Part of the problem with vitamins A and D is that they are fat soluble and large doses can build up in body tissue. Most vitamins, by contrast, are water soluble, and large doses are simply passed out of the body through the urine.
"Vitamin A can easily be toxic," says Sporny. "Just two to three times the RDA can increase the risks of hip fracture and birth defects. And now, there's some debate that the amount of vitamin A found in a multi-vitamin might even be too much, especially for women trying to conceive and for an older population."
Like many nutrients, the amount of vitamin D needed varies with age, and people over 70 may need more. "Taking some vitamin D is OK for an aging population," says Sporny, "but too much vitamin D can cause damage to blood vessels, eye tissue and kidneys."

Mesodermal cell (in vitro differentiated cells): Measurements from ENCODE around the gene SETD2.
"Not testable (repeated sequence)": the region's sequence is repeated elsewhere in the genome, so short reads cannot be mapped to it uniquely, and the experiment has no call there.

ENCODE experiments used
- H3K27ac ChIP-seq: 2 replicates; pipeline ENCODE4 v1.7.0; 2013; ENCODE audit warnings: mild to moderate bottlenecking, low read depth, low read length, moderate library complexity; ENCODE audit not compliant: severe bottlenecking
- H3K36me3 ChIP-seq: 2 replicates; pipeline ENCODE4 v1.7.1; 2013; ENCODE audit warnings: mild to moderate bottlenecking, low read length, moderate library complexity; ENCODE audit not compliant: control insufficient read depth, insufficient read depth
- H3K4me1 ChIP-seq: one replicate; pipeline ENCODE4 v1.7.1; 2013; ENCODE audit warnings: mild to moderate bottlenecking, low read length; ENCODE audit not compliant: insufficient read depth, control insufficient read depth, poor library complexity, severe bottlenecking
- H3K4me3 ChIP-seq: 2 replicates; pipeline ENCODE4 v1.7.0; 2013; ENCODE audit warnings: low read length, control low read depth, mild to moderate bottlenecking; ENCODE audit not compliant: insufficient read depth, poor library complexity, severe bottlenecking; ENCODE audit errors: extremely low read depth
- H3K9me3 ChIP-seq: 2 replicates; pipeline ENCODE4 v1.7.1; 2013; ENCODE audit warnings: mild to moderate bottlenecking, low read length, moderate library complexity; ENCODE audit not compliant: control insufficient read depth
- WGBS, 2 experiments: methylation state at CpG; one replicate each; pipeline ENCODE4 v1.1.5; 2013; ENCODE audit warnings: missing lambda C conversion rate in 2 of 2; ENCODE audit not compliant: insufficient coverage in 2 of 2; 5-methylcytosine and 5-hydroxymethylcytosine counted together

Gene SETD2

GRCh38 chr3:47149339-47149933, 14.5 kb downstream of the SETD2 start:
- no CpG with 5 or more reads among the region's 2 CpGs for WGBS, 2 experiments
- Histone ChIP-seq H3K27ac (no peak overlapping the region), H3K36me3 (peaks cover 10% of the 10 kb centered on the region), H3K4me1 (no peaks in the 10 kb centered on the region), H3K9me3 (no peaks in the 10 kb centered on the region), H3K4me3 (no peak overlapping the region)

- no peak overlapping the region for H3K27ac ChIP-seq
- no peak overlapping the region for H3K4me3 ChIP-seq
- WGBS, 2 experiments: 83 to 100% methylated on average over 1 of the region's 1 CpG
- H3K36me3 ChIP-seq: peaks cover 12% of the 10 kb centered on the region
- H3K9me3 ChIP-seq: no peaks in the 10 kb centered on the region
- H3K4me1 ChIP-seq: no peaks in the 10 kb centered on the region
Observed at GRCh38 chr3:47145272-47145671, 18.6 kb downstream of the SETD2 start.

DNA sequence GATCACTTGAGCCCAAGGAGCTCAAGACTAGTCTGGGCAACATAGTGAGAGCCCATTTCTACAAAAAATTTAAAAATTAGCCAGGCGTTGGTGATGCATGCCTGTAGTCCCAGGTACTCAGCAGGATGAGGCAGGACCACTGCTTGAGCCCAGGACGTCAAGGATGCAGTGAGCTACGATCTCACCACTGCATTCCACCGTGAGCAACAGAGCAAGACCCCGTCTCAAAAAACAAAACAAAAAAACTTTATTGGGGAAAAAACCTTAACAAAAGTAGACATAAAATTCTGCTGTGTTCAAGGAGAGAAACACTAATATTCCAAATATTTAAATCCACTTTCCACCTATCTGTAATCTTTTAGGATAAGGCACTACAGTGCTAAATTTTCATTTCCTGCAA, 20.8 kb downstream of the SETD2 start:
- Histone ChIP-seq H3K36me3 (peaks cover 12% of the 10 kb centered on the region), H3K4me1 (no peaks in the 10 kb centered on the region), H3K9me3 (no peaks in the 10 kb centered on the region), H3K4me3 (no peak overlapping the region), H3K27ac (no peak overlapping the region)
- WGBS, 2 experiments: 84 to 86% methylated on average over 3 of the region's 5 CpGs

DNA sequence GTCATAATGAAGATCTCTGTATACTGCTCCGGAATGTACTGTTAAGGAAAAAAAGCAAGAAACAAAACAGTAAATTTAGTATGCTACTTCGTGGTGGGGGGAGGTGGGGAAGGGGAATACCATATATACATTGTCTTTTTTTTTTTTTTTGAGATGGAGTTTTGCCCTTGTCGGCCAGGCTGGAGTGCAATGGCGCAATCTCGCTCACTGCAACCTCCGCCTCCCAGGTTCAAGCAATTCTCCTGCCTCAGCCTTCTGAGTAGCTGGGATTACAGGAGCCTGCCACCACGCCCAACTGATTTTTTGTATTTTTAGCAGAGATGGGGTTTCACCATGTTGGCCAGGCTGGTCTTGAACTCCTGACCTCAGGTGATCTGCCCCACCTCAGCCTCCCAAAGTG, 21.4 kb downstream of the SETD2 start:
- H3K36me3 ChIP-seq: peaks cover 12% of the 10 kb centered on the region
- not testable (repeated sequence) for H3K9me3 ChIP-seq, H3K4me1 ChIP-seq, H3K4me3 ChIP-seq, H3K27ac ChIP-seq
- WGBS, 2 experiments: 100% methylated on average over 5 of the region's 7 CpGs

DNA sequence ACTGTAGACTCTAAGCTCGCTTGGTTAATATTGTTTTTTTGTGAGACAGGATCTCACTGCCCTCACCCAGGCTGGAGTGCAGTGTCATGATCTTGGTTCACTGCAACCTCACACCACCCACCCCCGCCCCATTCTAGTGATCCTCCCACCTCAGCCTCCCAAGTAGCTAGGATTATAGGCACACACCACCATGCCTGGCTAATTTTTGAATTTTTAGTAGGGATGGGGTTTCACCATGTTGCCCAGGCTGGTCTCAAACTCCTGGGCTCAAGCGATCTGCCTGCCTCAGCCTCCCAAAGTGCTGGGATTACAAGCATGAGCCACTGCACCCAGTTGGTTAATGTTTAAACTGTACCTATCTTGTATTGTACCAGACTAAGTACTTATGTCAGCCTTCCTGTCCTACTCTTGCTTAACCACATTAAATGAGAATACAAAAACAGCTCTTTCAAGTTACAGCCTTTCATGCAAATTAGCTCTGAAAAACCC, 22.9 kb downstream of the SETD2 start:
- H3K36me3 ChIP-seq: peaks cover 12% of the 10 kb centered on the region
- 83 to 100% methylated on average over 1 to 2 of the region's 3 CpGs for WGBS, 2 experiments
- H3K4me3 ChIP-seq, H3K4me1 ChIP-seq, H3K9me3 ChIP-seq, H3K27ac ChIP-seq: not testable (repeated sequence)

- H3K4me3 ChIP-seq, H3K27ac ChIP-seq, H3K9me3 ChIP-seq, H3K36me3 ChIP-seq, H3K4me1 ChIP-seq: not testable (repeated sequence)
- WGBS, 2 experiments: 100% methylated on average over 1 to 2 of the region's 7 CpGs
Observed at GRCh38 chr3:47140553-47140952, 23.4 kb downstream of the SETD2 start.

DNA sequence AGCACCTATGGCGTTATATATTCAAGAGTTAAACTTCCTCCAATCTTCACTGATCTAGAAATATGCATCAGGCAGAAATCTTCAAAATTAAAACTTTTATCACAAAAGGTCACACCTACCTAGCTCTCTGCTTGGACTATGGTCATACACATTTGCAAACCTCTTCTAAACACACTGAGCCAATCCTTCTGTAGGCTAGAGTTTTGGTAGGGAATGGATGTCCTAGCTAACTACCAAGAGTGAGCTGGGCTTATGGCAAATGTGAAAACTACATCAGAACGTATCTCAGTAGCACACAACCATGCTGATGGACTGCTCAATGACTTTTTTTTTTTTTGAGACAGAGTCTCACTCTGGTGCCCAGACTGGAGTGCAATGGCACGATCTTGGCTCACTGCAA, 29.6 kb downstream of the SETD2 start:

Though vitamin B6 is water soluble, medical experts have found excessive doses from vitamin supplements often cause nerve damage.
So are vitamin and mineral supplements dangerous? Don't go emptying your medicine cabinet just yet.
"In moderation, most vitamin and mineral supplements are perfectly safe," says Rusyniak, "but care should be exercised when taking multiple supplements containing the same vitamins and minerals."
Sporny also advises a common-sense approach. "A basic multi-vitamin and mineral supplement, specific to your age and sex group, can be a good addition to your diet. But taking vitamin supplements willy-nilly without any medical supervision can exacerbate problems."